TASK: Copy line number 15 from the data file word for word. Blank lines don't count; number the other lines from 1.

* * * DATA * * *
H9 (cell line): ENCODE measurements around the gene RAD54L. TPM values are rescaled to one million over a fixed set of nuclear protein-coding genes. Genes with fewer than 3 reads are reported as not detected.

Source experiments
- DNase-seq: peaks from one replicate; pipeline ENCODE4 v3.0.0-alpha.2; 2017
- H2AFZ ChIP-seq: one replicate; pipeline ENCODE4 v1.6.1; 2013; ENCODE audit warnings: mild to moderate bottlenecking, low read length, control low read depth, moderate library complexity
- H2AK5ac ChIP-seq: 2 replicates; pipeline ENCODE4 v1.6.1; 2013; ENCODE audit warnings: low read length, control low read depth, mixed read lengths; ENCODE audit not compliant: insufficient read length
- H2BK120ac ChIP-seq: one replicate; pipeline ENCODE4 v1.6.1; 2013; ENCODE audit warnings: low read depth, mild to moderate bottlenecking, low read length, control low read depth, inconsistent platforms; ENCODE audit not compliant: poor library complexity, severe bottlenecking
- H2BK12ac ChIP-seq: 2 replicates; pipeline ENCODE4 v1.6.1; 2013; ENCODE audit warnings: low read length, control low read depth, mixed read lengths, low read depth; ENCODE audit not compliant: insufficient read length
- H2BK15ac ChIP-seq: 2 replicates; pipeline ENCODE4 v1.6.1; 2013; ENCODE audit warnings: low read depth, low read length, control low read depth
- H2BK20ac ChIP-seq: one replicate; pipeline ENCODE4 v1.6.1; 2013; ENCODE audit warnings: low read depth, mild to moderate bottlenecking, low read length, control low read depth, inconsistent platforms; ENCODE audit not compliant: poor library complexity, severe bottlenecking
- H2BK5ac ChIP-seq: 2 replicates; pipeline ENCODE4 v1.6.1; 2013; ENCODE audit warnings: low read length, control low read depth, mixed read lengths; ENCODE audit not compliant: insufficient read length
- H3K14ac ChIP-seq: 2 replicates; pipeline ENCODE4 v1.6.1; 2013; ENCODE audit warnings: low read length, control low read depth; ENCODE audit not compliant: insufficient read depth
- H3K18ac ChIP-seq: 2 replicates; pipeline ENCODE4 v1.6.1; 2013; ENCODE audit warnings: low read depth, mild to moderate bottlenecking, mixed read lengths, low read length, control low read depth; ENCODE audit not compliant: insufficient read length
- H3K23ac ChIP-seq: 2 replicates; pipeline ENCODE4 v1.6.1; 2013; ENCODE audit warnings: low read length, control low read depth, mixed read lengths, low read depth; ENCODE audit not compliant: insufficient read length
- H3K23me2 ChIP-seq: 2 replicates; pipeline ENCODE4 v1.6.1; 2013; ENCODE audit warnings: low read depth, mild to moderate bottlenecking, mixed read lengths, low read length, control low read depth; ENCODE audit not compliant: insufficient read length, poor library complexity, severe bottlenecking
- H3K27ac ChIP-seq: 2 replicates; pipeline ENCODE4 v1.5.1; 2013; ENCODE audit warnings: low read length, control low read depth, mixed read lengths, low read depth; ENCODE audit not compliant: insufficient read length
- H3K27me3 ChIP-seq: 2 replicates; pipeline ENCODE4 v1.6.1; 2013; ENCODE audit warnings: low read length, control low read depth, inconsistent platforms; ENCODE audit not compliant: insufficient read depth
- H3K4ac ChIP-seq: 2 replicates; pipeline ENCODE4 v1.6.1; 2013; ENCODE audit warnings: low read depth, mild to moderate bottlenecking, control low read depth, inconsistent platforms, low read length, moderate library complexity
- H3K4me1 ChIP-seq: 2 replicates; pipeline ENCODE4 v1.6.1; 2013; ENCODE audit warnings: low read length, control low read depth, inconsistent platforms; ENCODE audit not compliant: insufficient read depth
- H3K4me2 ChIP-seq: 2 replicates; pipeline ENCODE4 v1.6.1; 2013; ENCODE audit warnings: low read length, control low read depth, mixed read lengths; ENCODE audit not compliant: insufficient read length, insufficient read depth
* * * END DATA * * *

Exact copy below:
- H3K27ac ChIP-seq: 2 replicates; pipeline ENCODE4 v1.5.1; 2013; ENCODE audit warnings: low read length, control low read depth, mixed read lengths, low read depth; ENCODE audit not compliant: insufficient read length